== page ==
clock menu more-arrow no yes mobile

Filed under:

How to watch March Madness while working

CBS and its affiliates dare to schedule college basketball games during workdays. Here is how you can work while watching.

Photo by Patrick Smith/Getty Images

Every year, an estimated $4B in productivity is lost nationwide due to March Madness. Millions of Americans, instead of doing real work, use their working hours to fill out brackets, chat about upsets and Cinderellas with their coworkers, and watch their favorite college basketball teams during the workday.

This is not some sort of national catastrophe or scourge--measuring “lost productivity” is a tricky exercise as is, and the communal fun of an office March Madness pool is probably good for the workplace, at least from a morale and connectivity standpoint. But any time spent doing something other than work is something that employers (probably yours!) are concerned with.

You, an Ole Miss basketball fan, may now also be concerned. Your favorite college basketball team, the Ole Miss Rebels, are an 8-seed in this year’s tournament, and face 9-seed Oklahoma tomorrow at 11:40 AM Central. That is smack dab in the middle of a traditional workday. This presents some challenges to those of you who want to remain productive, but be a loyal fan. Let us help you navigate those.

Don’t Gamble

Okay, you can gamble. It’s legal, and it’s your money to do with what you want (throw it off of a boat for all I care, you’ll probably get the same end result). But oh gosh do not do it on your work computer or during work hours. A lot of the stuff you’ll see people do during this time of year--chatting about games, streaming them on office computers, and so on--is likely not resulting in anyone getting fired. Gambling, outside of innocuous office pools, during work hours and on your work machine is probably going to get you mega fired.

Don’t Lie

You thought I was going to tell you to lie, didn’t you? You figured I was going to write “just call in sick, tell them you have really bad food poisoning, or just block off your calendar with ‘IMPORTANT STUFF’ for two hours,” right?

Well you are not right. You are wrong.

I am sure you can be clever with your sick leave or extra long lunch breaks, but whatever risks you take there are your own. I won’t recommend or sanction those, because we are a #transparency website and we feel there is a better way to get to enjoy this time of year while remaining gainfully employed. If you want to use actual hours of vacation or leave time to watch basketball then, hell, go for it. That’s your time. Do whatever. Nobody cares. But, in order to do that, you do have to ask, right? Well...

Seriously, Just Ask

No, for real. Just ask. The Ole Miss vs. Oklahoma game is conveniently during the middle of the day. You were going to take a lunch break as it is, right? Ask if you can bump that out a bit and catch the game. If you’re allowed to access streaming services on your work computer, maybe you can have it on at your desk. Maybe you’ll be allowed to use a larger conference space television to watch. Maybe your coworkers and management would like to join, and you’ll be the person who came up with the fun idea for the office to order pizza and watch a game during lunch. That’s gonna look good come your performance review, y’know.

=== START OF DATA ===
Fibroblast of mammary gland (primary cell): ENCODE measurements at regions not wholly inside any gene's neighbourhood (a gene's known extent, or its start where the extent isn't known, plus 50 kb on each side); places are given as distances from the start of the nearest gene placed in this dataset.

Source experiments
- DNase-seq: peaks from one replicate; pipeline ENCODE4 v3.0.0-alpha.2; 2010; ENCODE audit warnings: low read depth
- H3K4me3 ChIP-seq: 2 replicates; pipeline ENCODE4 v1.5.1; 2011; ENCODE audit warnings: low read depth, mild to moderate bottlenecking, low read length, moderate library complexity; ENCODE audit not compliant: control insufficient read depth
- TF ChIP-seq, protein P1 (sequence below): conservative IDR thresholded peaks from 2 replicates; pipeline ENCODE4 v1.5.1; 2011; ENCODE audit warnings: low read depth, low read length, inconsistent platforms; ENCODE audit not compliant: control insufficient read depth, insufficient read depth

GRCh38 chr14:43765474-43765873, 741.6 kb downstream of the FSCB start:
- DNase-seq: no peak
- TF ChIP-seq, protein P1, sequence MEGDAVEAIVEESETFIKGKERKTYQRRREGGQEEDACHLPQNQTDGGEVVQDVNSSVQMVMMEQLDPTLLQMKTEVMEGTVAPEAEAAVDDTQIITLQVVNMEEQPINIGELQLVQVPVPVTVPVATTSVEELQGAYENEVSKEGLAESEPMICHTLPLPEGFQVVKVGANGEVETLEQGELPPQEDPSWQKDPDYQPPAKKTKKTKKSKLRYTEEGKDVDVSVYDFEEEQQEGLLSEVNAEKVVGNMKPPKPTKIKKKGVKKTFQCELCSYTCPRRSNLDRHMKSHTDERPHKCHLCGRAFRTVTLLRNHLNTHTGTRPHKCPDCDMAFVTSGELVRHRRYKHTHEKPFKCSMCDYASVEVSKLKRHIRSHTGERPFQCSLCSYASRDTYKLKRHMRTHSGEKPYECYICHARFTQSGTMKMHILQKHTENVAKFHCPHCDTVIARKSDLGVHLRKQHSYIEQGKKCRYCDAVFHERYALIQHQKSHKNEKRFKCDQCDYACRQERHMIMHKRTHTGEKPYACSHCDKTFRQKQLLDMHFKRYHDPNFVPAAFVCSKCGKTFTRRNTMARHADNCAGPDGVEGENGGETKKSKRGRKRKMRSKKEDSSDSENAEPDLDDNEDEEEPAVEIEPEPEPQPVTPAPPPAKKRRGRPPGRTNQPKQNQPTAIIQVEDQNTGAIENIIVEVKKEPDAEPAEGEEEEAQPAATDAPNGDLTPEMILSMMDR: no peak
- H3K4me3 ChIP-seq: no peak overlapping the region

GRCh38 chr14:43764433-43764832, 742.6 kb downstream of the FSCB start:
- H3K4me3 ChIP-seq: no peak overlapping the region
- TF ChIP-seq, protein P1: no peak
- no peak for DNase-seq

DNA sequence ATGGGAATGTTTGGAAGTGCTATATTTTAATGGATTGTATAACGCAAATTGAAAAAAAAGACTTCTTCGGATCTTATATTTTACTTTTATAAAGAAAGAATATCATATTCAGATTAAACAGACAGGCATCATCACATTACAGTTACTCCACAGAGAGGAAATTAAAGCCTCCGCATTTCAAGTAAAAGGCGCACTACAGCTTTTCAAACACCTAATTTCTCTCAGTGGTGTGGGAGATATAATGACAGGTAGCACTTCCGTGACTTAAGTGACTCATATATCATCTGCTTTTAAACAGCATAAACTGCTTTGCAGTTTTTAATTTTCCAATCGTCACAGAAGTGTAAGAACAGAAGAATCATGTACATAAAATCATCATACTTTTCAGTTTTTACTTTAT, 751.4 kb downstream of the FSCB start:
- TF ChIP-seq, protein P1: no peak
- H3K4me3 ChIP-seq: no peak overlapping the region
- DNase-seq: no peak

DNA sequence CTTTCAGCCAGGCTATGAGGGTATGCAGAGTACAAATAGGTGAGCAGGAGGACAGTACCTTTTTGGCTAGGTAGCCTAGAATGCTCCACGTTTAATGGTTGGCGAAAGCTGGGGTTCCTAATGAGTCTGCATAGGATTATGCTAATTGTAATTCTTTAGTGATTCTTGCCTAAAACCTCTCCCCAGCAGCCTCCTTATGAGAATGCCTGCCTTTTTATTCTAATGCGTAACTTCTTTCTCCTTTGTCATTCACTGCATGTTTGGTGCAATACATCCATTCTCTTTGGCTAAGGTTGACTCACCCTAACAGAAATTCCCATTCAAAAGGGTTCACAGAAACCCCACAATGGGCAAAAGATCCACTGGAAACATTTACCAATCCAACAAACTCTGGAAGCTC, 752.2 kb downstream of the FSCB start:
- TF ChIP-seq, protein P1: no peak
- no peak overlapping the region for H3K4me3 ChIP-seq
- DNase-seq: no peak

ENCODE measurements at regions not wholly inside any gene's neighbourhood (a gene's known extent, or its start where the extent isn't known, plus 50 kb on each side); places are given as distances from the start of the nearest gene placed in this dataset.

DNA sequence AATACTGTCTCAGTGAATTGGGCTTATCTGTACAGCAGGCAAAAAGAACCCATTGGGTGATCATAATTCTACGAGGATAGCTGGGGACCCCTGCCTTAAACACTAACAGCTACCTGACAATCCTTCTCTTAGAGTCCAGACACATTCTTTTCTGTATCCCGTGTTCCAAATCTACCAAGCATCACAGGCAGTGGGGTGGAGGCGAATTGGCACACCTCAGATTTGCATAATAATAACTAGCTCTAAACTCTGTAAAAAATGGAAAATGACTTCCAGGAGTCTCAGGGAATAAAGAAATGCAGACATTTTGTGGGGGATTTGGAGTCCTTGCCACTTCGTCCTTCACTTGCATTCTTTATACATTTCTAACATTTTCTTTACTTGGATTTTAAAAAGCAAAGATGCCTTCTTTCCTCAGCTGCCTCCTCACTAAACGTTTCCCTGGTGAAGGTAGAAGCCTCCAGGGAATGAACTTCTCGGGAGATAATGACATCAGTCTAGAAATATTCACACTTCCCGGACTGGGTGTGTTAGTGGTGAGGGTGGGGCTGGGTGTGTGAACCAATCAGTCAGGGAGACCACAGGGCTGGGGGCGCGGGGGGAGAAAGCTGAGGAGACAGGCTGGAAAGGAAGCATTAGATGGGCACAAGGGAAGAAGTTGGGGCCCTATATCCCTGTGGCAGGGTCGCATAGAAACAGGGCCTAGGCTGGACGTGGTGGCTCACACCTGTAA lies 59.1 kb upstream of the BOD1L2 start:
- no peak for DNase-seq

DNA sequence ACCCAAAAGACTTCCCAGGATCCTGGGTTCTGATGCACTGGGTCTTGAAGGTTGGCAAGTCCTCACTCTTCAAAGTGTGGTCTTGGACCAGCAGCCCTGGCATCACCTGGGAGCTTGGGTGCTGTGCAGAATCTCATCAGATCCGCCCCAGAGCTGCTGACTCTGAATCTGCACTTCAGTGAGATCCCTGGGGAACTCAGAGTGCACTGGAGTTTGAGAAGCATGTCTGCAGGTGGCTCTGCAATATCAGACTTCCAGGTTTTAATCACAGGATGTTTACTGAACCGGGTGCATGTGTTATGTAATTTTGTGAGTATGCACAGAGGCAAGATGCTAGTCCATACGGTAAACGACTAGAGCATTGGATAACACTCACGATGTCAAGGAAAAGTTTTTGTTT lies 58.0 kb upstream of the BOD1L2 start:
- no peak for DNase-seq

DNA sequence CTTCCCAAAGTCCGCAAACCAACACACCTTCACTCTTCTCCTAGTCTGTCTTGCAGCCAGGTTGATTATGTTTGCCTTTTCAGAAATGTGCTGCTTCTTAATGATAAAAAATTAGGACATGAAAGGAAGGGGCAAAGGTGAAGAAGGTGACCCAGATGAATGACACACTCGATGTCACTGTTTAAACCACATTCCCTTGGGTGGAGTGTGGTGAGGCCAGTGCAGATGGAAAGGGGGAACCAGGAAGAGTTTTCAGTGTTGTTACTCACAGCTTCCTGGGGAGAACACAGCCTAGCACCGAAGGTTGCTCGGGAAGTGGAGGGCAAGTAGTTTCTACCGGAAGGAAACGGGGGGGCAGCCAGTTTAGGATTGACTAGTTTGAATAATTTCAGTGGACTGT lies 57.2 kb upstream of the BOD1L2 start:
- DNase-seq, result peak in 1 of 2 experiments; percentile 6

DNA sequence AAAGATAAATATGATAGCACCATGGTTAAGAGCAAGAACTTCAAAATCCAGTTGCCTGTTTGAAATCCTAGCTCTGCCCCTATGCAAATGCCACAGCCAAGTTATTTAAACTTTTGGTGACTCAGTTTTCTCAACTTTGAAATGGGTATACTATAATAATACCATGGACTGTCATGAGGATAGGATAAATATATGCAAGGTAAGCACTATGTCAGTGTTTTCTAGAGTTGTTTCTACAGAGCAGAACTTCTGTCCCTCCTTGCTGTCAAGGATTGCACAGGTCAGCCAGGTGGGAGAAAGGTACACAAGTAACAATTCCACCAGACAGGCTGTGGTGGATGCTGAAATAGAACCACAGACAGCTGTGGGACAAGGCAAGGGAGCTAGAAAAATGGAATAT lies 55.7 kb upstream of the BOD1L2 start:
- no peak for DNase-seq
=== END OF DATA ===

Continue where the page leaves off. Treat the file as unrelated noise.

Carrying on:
Really, this is not that tough. In my 10-ish professional years, I’ve watch March Madness under plenty of management-sanctioned circumstances:

  • Several years ago, a boss of mine emerged from his office and asked me to stream a game for him. He did not know how to get any streaming services to work, but did not mind me streaming the game so long as he had the right to intermittently pester me for scores and updates. The guy was a big Minnesota fan, by the way. Go Gophers.
  • When Ole Miss played Xavier in the first round of the 2015 tournament, a manager of mine knew that I was an Ole Miss fan and asked me to come into his office to help him with a project. He put the game on his office television and streamed it for me while we worked through a few tasks together. Ole Miss lost, which sucks, but we actually got some real work done, which is nice.
  • Another coworker of mine from a past life was a big Indiana Hoosiers fan. He wanted to watch them lose some game to some other team (the details elude me--Wichita State maybe? Let’s say Wichita State), and wanted a few of us to join him. We obliged, and took our computers to a nearby sports bar. We connected to the WiFi and did work while eating chicken tenders and mozzarella sticks. He watched the game and got very upset about everything. The whole experience was great.

The reality of it is that employers know you’re into the tournament. Virtually everybody is. That’s fine. March Madness is like fireworks or Seinfeld reruns; it is one of the few things that we Americans all agree is very good and fun. You are going to fill out a bracket, you are going to watch the games, and you are going to have fun with it. Most employers are willing to let you have that fun. Some employers lean into this big time and have office sanctioned parties and outings. Just be clear with your expectations and, when it comes down to it, get your work done; you’ll be fine.

I am self-employed, or I work from home and none of this advice is useful to me

Cool. Watch it on TV normally then I guess? Thanks for reading.